FBI Spies on Antiwar Editors, ACLU Says

     (CN) - The FBI spied on an online antiwar magazine and its editors, the ACLU of claims in Federal Court.
     The American Civil Liberties Union asked a judge to order the FBI to turn over documents it compiled on Antiwar.com and editors, plaintiffs Dennis Justin Raimondo and Eric Anthony Garris.
     The ACLU claims the FBI has not responded to its FOIA request for more than a year.
     "Freedom of the press is a cornerstone of our democracy, whether it's the Associated Press or Antiwar.com," ACLU Julia Mass said in a statement. "Government surveillance of news organizations interferes with journalists' ability to do their jobs."
     The FBI declined to comment.
     According to the lawsuit, the FBI conducted a "threat assessment" of the "anti-interventionist website that publishes news and opinion articles about U.S. foreign and military policy."
     Editors Garris and Raimondo, described as "longtime peace activists and proponents of noninterventionism," sought the records kept on them, but say the FBI failed to deny the request or to provide any "responsive records."
     Garris founded the online magazine in 1995 and is its managing editor; Raimondo is the editorial director.
     The ACLU claim the men became aware that they were the subject of FBI scrutiny when their names popped up in another FOIA request that was posted on Scribd.com, in August 2011. The ACLU says the men found 94 pages of redacted documents by the author of the blog "Zionism Stinks."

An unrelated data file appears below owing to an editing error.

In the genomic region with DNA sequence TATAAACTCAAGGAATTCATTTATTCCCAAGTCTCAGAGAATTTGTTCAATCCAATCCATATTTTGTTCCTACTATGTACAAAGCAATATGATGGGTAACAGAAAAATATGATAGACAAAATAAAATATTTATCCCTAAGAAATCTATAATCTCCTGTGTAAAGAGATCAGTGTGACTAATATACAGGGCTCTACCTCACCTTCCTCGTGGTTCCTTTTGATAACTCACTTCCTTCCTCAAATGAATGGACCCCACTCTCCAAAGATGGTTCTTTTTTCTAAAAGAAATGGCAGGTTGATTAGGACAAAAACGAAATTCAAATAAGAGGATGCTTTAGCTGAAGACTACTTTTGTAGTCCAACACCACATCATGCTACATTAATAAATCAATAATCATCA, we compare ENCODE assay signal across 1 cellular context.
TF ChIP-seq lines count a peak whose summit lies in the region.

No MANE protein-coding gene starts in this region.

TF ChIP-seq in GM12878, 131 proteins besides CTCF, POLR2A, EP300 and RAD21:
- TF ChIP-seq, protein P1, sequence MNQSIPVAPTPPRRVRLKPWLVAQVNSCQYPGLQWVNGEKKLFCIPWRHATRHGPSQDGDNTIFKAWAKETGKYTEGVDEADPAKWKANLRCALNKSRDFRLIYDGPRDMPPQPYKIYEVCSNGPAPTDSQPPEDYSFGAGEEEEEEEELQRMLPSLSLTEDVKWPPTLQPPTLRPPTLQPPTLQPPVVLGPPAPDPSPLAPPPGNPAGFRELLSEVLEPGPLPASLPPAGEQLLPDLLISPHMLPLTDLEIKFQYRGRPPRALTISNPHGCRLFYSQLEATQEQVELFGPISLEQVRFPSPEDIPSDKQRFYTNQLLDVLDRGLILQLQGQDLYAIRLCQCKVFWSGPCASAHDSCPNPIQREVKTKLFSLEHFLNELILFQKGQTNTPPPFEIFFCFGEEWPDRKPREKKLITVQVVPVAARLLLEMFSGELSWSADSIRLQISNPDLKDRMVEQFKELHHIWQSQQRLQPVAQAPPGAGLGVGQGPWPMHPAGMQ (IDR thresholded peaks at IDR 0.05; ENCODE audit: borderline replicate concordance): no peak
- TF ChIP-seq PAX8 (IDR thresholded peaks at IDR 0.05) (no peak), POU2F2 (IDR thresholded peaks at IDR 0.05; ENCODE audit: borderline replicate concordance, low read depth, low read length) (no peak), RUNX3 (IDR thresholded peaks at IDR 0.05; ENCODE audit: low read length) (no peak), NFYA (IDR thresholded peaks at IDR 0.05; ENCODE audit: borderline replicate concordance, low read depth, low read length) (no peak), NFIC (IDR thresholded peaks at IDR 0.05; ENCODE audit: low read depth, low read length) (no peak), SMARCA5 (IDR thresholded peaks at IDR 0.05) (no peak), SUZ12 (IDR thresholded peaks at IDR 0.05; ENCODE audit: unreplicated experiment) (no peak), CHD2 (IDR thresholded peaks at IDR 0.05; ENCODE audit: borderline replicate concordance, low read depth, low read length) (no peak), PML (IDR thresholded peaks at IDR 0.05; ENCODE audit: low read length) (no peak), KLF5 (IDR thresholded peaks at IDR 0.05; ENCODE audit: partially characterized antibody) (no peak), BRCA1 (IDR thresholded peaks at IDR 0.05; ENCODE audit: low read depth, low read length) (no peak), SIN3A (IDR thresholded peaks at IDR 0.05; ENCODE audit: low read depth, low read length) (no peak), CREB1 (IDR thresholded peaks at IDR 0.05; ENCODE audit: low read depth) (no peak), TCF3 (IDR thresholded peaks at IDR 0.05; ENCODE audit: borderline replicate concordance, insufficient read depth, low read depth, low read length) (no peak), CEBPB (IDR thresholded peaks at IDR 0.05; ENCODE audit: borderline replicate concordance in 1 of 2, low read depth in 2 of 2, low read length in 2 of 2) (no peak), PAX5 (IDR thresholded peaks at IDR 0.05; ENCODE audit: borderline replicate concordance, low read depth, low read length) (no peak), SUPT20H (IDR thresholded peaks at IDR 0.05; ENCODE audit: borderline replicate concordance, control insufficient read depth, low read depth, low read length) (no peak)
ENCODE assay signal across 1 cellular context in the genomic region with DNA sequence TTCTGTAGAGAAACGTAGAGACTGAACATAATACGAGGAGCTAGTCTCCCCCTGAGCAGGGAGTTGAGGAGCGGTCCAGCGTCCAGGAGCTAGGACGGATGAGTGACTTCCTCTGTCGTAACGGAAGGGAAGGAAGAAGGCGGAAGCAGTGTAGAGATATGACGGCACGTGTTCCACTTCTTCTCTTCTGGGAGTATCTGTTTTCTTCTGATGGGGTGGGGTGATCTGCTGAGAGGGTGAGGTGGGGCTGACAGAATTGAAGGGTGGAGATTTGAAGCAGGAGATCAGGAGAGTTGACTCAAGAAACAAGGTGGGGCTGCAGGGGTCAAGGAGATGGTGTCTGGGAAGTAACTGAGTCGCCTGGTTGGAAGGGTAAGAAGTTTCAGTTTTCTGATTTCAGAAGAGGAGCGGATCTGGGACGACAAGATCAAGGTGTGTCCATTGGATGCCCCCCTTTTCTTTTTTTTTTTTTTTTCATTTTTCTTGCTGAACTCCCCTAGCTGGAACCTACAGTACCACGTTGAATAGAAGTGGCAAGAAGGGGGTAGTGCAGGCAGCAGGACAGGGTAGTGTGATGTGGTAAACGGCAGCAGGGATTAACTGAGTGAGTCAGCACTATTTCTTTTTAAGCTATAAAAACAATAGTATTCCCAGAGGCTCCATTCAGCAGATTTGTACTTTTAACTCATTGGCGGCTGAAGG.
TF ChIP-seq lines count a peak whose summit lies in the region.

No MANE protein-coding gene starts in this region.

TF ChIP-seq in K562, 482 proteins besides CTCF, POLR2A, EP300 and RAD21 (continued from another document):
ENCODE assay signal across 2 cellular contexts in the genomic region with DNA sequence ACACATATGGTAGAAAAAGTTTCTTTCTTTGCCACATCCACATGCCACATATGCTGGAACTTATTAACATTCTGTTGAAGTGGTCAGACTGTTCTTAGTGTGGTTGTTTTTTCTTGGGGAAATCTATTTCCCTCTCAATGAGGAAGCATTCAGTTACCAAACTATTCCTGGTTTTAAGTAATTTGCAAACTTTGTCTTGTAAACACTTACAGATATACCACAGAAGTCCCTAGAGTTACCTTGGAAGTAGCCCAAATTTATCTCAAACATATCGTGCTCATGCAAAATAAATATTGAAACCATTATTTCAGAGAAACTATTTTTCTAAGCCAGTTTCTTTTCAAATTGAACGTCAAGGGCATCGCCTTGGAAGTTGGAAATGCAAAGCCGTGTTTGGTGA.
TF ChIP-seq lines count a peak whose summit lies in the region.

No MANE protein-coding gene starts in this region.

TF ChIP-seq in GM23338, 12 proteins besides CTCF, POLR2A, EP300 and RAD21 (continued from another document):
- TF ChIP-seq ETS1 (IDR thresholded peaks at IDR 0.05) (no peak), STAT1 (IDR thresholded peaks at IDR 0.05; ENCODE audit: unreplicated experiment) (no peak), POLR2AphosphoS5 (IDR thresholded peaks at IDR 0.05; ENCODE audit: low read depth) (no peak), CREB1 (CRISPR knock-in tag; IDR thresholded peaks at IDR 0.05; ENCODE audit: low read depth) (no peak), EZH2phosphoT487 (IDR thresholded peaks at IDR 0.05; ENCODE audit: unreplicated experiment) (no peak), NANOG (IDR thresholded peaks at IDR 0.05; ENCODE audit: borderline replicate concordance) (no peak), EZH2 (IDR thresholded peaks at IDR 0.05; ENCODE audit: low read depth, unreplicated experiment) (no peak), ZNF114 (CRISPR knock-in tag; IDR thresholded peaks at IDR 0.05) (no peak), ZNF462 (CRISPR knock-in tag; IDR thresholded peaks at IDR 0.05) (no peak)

In one memo, it appears that the FBI searched a universal index, electronic case file, Dun & Bradstreet, the DMV and Lexis Nexis for references to Antiwar.com.
     An FBI analyst who wrote the memo recommended continued monitoring of the website to determine if the editors "are engaging in, or have engaged in, activities which constitute a threat to National Security on behalf of a foreign power," the lawsuit states.
     The two plaintiffs filed their own FOIA requests a month later to find out what's being gathered about them, but haven't heard back in more than a year, the ACLU says.
     The editors say they've lost $75,000 a year since 2011 because financial backers withdrew out of fear they'd be monitored by the FBI as well.
     The two men are active in politics, the lawsuit states, and once ran a bookstore in San Francisco called Libertarian Books and Periodicals that the ACLU says was raided in 1981 by the San Francisco Police Department. The two were arrested and later won a civil lawsuit stemming from the raid.
     Citing FIOA violations and violation of privacy, the ACLU wants the FBI to turn over documents related to the two editors.
     The lawsuit was filed by Julia Harumi Mass with the ACLU Civil Liberties Union Foundation of Northern California.